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Welcome to the coaching hall of fame! (You’re the one just out of the picture)

Updated: Mar 1, 2021

Here are some names to conjure with:

  • Peter Carter and Paul Annacone

  • Ramakant Acherekar

  • Jurgen Gröbler

  • Dave Aldred

You may or may not recognise any of them but even if sport is not your thing, and I can’t say it’s mine really, you are likely to recognise some of the names they are associated with:

  • Tennis aces Roger Federer and Pete Sampras

  • Cricketer Sachin Tendulkar

  • Olympic rowers Steve Redgrave and Matthew Pinsent

  • Rugby Union’s Jonny Wilkinson

Carter is credited with spotting Federer’s talent when he was only nine years old and Annacone went on to coach Federer and Sampras.

Acherekar coached Tendulkar, arguably one of the greatest batsmen of all time.

Gröbler is a legend, largely staying out of the spotlight, yet instrumental in British rowing gold medal successes in every Olympics between 1992 and 2016.

Aldred was Jonny Wilkinson’s kicking coach leading up to England’s Rugby Union World Cup success in 2003.

We can discuss some other time whether as coaches in a more general setting, we can learn from coaches in sport; that’s not my point, but there are at least three important lessons here.

Firstly, when we enter into a coaching relationship we have no real idea where it might lead the person we are coaching, or us for that matter. We invest our time, our energy, our emotions, ourselves, but did Gröbler know what Redgrave and Pinsent were capable of at the outset? Did Carter really know how good Federer was going to be? Did Aldred know how important Jonny Wilkinson’s kicking would be in the World Cup? As the coaching relationship develops we may see some potential in the other, but we need to remember that it is their journey, not ours.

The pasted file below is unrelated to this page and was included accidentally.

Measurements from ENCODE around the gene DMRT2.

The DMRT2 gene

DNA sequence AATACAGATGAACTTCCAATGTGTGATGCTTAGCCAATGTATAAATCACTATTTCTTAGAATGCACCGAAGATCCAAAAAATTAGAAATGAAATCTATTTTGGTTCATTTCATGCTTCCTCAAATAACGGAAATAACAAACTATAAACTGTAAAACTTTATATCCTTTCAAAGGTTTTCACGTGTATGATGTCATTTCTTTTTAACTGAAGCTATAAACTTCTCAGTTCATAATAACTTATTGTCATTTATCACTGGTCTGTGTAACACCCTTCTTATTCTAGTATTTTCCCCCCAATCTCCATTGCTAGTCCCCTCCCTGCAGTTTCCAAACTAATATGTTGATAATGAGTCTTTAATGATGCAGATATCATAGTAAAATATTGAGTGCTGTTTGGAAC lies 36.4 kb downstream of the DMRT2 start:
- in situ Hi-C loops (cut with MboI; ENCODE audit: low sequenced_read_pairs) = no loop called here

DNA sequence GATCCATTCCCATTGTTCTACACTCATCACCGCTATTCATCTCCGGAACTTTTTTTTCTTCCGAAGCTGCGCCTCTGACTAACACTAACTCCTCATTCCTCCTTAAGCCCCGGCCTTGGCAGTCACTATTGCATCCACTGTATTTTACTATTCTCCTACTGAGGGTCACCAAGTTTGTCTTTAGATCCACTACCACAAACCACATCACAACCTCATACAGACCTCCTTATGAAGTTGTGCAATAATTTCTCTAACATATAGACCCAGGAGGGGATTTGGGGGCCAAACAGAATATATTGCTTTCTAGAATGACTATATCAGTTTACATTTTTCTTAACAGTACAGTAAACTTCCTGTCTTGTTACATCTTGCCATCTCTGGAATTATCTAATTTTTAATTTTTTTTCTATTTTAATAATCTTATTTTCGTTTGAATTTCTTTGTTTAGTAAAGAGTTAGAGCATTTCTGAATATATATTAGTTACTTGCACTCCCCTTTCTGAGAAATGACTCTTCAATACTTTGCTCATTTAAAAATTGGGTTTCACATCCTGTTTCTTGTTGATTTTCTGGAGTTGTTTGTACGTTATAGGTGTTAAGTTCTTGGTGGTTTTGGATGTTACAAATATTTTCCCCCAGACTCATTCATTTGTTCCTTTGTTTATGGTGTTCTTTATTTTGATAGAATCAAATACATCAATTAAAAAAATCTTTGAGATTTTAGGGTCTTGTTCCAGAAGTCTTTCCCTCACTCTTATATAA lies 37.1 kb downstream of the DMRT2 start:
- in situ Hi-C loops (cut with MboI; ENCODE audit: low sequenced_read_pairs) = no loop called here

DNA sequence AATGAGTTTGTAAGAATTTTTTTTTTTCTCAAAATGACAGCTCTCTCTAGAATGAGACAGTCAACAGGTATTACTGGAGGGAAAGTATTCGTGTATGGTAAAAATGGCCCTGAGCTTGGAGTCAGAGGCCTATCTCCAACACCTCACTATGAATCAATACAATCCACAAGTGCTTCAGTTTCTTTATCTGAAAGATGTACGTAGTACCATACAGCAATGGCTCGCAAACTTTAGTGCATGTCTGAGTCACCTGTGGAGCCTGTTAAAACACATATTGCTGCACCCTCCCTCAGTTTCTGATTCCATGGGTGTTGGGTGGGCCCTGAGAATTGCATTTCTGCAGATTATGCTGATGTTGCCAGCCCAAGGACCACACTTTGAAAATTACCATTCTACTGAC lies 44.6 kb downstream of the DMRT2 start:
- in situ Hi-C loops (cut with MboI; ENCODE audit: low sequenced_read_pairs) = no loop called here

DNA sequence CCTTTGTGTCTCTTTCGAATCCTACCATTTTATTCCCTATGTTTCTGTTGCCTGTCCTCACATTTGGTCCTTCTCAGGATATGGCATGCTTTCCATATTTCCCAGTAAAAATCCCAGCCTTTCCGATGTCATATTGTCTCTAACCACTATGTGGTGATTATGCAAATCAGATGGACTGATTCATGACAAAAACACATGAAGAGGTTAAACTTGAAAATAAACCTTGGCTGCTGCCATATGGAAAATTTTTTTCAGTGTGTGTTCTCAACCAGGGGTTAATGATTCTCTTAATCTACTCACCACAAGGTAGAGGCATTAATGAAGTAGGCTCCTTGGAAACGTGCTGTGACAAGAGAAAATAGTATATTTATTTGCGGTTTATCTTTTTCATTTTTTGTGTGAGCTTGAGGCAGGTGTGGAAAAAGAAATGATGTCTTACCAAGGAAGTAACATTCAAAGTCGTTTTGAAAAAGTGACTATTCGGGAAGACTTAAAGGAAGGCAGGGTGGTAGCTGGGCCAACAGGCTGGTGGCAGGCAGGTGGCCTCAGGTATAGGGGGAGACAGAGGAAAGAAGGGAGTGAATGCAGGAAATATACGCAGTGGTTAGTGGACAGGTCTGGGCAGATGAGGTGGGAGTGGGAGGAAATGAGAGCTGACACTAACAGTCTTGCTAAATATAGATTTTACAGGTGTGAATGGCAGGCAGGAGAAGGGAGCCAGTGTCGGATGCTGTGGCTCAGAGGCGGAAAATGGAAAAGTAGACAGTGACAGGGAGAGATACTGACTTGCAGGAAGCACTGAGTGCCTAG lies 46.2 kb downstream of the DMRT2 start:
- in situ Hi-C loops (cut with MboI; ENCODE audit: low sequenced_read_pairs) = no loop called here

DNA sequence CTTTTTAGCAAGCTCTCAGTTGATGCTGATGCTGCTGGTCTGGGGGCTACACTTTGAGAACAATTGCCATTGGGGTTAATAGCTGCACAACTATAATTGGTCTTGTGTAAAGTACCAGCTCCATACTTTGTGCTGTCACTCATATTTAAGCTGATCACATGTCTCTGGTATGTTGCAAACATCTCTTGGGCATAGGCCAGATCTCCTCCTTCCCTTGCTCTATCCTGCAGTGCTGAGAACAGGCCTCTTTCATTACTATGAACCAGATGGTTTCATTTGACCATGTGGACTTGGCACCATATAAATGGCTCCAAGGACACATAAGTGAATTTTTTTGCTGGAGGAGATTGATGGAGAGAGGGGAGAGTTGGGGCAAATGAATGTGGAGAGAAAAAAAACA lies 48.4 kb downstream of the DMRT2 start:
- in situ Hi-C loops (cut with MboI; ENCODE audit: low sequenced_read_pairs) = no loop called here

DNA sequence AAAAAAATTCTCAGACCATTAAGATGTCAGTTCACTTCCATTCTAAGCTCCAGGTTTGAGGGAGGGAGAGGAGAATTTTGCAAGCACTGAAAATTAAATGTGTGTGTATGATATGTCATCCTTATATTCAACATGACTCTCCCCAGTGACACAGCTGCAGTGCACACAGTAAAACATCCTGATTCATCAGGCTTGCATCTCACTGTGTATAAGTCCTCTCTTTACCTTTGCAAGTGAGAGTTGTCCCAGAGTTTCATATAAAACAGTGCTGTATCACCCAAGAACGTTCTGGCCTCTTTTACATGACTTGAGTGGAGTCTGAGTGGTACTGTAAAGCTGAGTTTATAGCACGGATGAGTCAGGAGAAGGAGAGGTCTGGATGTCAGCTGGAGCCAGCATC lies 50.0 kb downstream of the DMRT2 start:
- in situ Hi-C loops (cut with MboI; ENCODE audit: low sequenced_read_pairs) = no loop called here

Secondly, we may never coach a sporting superstar or an icon of the business world but as a coach, playing a part in another’s growth and success is a real privilege and honour in itself, one not to be taken lightly, and one where we have no right, nor should we expect, a share of the limelight.

And finally, we have to accept that sometimes we may not see the impact of our work or the results of our involvement with another. There is a poignancy to the Carter/Federer relationship: Peter Carter died tragically in a car crash in 2002. Federer’s first grand slam success, at Wimbledon as it happens, was in 2003, but all these years later when Federer talks about Carter in interviews, you can tell that Carter’s influence lives on. Federer has said, “Peter was an incredibly inspirational and important person in my life. He taught me respect for each person. I can never thank him enough.”

What other motivation do you need to be involved in coaching?

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